Academic journal article Essays in Literature

On the Sublime and Beautiful in Shelley's 'Frankenstein.' (English Woman Author Mary Shelley)

Academic journal article Essays in Literature

On the Sublime and Beautiful in Shelley's 'Frankenstein.' (English Woman Author Mary Shelley)

Article excerpt

The categories of the sublime and the beautiful were once the subject of heated debate as the dual focus of much eighteenth- and nineteenth-century aesthetic discourse. Their function in Shelley's Frankenstein needs to be translated for our time, a task Anne K. Mellor has begun in her excellent and comprehensive work. I present an alternative to Mellor's reading of the sublime and the beautiful in Frankenstein, taking particular exception to her conclusion that the text represents Shelley's "affirmation of the beautiful over the sublime" (Approaches 104) and identification of "moral virtue with the aesthetics of beauty" (Shelley 126). I see, on the contrary, a critique of beauty in Frankenstein on aesthetic and ethical grounds, the theoretical foundation for which can be found in Mary Wollstonecraft's Vindication of the Rights of Woman.(1) In an often overlooked subtext of Frankenstein, the aesthetics of the beautiful works to enslave women and secure their dependence on men as objects of exchange under patriarchal domination. In the book's primary plot, society's valorization of the beautiful is responsible for the monster's abandonment and abusive treatment, fueling his bitterness and murderous rage. The sublime settings in the text, on the other hand, provide a space where the marginalized can be heard. In contrast to the power of beauty, which works to contain and maintain social distinctions and hierarchies, the sublime in Frankenstein opens the way for the excluded to challenge the dominant discourse. Shelley's critique of Victor's fanatic hubris in the face of nature's sublimity is not to be understood as a moral affirmation of the beautiful over the sublime.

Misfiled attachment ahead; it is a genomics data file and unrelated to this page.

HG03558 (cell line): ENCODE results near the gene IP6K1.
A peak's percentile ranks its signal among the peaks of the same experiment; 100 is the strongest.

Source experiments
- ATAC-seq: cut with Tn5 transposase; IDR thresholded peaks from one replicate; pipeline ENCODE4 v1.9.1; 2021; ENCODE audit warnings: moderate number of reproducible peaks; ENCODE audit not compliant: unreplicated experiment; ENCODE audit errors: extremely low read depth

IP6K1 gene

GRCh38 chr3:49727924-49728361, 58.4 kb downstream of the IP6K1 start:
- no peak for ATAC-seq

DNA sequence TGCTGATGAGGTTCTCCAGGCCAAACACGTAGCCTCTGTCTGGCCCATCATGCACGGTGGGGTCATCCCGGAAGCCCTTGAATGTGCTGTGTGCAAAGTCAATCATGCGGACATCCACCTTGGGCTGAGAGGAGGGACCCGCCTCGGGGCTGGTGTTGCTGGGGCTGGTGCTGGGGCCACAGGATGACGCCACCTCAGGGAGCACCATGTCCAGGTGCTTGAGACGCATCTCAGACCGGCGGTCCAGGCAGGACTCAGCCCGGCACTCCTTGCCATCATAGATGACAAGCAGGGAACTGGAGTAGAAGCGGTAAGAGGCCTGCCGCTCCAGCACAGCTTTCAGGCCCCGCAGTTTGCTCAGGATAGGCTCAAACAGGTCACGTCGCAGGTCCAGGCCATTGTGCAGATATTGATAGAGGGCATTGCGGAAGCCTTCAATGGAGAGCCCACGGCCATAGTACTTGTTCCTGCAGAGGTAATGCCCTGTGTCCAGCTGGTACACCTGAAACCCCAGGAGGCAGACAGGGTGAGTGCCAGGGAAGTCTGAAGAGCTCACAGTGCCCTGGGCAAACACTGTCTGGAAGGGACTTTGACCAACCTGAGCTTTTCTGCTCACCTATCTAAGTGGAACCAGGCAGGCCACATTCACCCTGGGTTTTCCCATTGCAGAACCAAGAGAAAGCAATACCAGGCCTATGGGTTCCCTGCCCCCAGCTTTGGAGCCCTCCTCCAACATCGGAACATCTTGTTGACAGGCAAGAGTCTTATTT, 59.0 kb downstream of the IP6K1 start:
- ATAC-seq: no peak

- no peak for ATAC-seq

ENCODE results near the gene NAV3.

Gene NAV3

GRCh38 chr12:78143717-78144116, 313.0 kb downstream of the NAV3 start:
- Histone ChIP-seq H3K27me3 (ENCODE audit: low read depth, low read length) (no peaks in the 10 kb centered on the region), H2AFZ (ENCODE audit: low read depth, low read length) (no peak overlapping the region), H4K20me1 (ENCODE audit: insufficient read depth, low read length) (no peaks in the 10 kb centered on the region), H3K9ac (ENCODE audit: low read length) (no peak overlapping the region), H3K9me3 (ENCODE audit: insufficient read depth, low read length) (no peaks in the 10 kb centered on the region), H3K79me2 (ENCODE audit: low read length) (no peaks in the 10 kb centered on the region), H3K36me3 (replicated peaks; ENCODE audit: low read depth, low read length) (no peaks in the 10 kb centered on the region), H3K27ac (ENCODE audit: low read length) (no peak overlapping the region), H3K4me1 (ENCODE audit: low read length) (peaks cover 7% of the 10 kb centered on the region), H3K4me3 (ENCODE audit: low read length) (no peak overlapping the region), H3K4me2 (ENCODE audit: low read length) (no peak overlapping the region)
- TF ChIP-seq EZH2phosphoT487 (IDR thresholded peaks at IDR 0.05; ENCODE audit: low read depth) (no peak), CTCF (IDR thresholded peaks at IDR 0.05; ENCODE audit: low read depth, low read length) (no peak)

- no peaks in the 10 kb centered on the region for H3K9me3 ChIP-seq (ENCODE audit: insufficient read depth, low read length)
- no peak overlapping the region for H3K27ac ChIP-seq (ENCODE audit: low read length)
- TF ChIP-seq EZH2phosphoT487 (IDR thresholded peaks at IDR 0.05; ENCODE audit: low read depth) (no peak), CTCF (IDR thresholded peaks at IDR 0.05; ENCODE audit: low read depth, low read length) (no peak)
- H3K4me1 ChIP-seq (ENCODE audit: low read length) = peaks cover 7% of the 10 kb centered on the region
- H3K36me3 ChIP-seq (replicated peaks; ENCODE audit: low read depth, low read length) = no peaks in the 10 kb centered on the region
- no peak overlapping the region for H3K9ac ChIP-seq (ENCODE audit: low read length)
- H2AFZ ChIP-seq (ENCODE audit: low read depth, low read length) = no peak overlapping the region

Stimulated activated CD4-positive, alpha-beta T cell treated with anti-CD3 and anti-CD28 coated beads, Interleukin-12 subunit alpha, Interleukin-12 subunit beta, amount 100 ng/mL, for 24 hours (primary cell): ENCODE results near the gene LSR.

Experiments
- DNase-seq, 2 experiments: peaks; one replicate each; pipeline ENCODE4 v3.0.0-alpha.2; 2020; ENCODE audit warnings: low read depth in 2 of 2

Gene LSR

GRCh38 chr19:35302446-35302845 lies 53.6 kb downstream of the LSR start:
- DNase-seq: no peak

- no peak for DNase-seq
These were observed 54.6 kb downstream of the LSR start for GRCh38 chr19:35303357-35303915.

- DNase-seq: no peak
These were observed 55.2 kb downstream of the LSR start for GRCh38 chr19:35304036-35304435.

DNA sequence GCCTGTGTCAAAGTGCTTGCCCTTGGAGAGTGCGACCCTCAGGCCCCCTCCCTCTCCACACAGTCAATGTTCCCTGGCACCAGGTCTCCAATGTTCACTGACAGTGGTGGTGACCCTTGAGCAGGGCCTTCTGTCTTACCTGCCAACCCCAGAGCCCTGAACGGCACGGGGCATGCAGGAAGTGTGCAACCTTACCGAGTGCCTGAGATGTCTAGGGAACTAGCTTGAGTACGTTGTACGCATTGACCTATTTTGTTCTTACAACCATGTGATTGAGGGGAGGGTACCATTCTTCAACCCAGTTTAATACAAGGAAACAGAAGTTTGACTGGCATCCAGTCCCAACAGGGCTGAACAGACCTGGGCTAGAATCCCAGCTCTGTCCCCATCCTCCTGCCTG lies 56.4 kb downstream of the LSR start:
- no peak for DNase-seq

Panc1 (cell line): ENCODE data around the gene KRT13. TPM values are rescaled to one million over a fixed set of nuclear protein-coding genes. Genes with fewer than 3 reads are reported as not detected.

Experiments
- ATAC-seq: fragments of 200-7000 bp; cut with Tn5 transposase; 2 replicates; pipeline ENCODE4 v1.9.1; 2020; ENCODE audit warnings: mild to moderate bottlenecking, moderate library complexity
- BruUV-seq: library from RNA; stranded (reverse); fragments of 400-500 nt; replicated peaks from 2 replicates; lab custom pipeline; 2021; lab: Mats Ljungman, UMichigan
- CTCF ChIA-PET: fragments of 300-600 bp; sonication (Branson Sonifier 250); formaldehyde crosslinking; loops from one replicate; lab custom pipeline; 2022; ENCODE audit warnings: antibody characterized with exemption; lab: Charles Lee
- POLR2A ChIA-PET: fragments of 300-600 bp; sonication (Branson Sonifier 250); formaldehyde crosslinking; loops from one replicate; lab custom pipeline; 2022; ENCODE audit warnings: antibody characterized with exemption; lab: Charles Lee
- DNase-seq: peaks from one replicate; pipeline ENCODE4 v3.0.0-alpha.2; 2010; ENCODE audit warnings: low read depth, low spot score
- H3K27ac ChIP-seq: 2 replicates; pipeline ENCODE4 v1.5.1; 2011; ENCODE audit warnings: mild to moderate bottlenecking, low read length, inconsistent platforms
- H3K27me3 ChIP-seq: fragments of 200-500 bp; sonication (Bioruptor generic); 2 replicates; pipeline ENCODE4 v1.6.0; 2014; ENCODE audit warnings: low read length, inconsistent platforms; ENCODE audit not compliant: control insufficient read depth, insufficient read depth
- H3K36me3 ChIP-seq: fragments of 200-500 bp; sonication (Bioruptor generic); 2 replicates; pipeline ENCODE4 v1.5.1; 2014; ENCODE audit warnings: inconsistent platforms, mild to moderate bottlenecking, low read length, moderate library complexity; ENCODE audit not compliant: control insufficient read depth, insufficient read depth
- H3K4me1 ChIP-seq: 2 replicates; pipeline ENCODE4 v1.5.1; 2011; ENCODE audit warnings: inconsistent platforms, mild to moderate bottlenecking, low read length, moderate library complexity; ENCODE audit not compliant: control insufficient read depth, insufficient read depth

Victor sets Frankenstein's bloody plot into motion when he rejects the being he had worked so hard to bring to life. This curious scene in the book is cursorily treated by Victor in his narration. He finally succeeds in bringing the creature to life, then he bolts, "unable," he says, "to endure the aspect of the being" he had created. The creature is "ugly," a "thing such as even Dante could not have conceived" (56-57). This is justification enough for Victor's decision to abandon the helpless one, as it is for all the subsequent abuse inflicted upon the creature. He is shot at and stoned. Even the virtuous Felix De Lacey cannot resist the urge to beat him viciously with a stick. Frankenstein's angelic little brother William responds to the creature's advances with cries of "monster," "ogre," and "ugly wretch" (136). Only the blind De Lacey is able to treat the creature with any kindness. After Victor has to listen to the creature's pathetic tale of suffering, he begins to feel some compassion and briefly entertains "a wish to console him." But these feelings quickly turn to "horror and hatred," when he looks again at the creature and sees the "filthy mass that moved and talked" (140). "Begone! Relieve me from the sight of your detested form," Victor cries when he first meets the monster face to face on the mountain top.

The creature places his hands over Victor's face saying, "Thus I relieve thee, my creator . . . thus I take from thee a sight which you abhor" (97). The only character in the book to speak out against the injustice of having one's worth determined solely on the basis of one's physical appearance is the monster. He protests to Walton:

Am I to be thought the only criminal, when all humankind sinned against me? Why do you not hate Felix, who drove his friend from his door with contumely? Why do you not execrate the rustic who sought to destroy the saviour of his child? Nay, these are virtuous and immaculate beings! I, the miserable and the abandoned, am an abortion, to be spurned at, and kicked, and trampled on. Even now my blood boils at the recollection of this injustice. (210)

Faced with the "barbarity of man," the monster despairs of ever being accepted into the human community. "The human senses," he laments, "are insurmountable barriers to our union" (102, 138). …

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